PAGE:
As the crisis at Japan's Fukushima Daiichi nuclear plant continues to fester, radiation levels in Tokyo tap water are back down after spiking earlier this week. But that hasn't stopped anxious residents from stripping store shelves of bottled water. In fact, a day after officials warned that infants should not drink the city's water, the government is considering whether to import more bottled water from overseas. And although Tokyo's radiation levels have fallen — they're now at 79 becquerels per kilogram of tap water, down from 210 becquerels Tuesday — other areas are still in dire straits.
Chiba Prefecture, for one, has detected 220 becquerels at one water-filtration plant and 180 becquerels at another, prompting a warning that infants should not be given tap water there, either. And the city of Hitachi in Ibaraki Prefecture detected 298 becquerels of radioactive iodine-131, nearly enough to make the water unsafe even for adults (the upper limit is 100 becquerels for infants and 300 for adults). Water in nearby Saitama Prefecture has also reportedly tested positive for radiation levels above the limit for infants, but still below that for adults. As Japan struggles to distribute bottled water to the families of an estimated 80,000 babies — and possibly import even more bottles from abroad — Tokyo's governor urged his citizens to be calm. "I believe readings will go up and down. But even if levels exceed standards temporarily, it will be no problem as long as they stay [most of the time] within the range throughout the year," Gov. Shintaro Ishihara said at a news conference. "I hope people in Tokyo would act calmly."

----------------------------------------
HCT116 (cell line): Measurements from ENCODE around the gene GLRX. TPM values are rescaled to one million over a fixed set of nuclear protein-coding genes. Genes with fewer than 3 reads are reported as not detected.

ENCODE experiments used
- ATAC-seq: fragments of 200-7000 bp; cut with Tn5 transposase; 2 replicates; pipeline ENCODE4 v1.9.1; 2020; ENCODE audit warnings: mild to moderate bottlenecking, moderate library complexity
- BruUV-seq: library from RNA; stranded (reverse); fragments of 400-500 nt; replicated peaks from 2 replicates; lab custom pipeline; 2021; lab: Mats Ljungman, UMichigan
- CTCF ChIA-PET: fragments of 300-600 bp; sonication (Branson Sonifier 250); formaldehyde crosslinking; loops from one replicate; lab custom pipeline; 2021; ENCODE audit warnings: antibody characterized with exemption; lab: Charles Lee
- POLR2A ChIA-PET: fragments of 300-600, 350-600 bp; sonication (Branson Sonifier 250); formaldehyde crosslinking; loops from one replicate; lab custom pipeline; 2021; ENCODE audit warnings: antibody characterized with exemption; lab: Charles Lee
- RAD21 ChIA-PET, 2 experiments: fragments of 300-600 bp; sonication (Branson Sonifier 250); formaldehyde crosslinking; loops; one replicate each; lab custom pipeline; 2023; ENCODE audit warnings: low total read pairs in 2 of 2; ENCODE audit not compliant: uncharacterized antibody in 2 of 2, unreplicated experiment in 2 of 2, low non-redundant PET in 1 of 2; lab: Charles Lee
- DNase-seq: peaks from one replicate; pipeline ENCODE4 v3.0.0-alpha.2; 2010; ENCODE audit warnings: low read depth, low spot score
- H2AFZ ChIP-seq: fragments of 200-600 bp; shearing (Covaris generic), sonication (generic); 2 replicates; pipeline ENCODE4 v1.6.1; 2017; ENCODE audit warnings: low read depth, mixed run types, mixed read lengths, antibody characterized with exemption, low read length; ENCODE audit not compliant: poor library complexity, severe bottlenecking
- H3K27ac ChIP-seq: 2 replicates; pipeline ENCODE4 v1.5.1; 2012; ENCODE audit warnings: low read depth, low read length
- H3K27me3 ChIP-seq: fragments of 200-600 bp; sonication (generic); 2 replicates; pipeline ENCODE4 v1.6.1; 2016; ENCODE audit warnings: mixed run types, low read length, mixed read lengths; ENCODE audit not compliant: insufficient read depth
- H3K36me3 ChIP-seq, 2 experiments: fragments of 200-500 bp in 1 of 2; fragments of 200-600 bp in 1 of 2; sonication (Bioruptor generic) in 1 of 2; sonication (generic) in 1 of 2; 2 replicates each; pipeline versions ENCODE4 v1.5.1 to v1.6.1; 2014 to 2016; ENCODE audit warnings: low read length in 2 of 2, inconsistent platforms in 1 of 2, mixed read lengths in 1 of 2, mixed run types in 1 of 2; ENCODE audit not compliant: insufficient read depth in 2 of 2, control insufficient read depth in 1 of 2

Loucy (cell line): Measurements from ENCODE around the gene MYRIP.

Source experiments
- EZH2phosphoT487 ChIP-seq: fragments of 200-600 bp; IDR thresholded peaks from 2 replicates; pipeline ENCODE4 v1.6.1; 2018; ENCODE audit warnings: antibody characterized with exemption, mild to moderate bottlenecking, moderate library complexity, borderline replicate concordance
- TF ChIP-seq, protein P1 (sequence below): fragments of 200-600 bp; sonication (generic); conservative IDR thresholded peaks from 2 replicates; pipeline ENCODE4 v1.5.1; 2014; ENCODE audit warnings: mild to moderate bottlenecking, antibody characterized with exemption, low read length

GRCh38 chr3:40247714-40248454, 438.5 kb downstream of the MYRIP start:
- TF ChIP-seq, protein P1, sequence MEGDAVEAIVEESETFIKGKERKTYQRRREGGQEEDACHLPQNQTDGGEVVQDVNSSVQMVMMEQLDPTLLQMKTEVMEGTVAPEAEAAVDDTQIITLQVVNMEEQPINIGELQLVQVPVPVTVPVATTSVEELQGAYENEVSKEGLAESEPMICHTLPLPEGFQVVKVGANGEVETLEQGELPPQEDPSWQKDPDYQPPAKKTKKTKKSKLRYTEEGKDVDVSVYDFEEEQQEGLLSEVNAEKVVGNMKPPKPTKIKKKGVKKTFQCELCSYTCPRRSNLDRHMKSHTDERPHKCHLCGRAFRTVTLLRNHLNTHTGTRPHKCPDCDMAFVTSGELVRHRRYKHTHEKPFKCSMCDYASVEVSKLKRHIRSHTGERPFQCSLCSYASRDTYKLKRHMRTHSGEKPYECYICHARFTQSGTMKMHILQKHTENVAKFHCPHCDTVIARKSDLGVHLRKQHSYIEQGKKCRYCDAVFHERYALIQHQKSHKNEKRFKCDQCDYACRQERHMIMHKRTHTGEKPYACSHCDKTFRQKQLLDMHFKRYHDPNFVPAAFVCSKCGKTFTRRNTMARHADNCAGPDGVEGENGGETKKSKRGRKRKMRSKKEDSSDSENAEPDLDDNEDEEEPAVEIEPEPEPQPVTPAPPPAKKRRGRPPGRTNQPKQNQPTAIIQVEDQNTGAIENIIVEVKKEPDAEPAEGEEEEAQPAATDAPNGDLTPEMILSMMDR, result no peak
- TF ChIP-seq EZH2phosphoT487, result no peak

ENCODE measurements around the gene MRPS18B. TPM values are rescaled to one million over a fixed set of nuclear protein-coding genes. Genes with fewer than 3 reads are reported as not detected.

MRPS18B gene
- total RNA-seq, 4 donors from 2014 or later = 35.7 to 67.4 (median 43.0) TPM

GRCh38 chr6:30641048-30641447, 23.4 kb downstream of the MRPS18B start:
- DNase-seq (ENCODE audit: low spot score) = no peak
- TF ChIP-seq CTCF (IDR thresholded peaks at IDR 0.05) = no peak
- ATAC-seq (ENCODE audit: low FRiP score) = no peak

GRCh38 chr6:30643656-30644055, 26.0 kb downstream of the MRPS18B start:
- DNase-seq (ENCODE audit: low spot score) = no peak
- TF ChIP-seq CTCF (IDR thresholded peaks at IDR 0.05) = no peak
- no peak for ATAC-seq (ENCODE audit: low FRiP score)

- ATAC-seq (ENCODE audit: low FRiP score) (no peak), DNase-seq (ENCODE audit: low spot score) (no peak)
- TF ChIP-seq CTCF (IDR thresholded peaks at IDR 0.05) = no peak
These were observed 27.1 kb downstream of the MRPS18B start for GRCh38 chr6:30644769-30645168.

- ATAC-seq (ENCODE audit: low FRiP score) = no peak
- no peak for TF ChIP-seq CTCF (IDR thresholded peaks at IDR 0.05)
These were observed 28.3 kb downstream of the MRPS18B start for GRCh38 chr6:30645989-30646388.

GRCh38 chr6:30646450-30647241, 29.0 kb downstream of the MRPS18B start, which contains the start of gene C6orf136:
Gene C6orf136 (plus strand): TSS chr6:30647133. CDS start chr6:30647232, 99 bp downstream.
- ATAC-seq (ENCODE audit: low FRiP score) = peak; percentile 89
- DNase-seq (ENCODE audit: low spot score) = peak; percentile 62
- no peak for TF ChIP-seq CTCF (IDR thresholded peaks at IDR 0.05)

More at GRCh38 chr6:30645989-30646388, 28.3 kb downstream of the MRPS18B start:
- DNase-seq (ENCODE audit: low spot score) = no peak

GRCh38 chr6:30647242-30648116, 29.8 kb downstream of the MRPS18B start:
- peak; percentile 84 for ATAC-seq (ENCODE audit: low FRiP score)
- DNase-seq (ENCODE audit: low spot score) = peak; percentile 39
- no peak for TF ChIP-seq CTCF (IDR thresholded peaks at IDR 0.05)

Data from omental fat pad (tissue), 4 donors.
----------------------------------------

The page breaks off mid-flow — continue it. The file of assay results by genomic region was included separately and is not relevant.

Meanwhile, the situation at Fukushima Daiichi improved slightly on Thursday — at least temporarily — with emergency workers returning after two evacuations in the previous three days. Lighting was even restored to the No. 1 reactor's central control room, a key step toward restarting the troubled reactor's cooling system. But the day wasn't without danger and drama, as three workers were exposed to high-level radiation while laying cable at reactor No. 3, and two of them were hospitalized. The workers were standing in water while trying to reconnect a cable to an injection pump in the turbine building's basement, apparently unaware that the water was highly radioactive. The two hospitalized workers were diagnosed with possible beta-ray burns on their feet, and will be sent to the National Institute of Radiological Sciences for further treatment. All workers were evacuated from the turbine building basement following the incident.
Urban gardening is an important way to get fresh, local and nutritious foods into cities, but as the AP reports, it may come with hidden risks: lead, arsenic and other toxic chemicals embedded in the soil. Whether they're from old lead paint, coal-burning power plants, road runoff or garbage fires, these urban pollutants could potentially undermine a growing trend that's otherwise improving public health in cities across the U.S.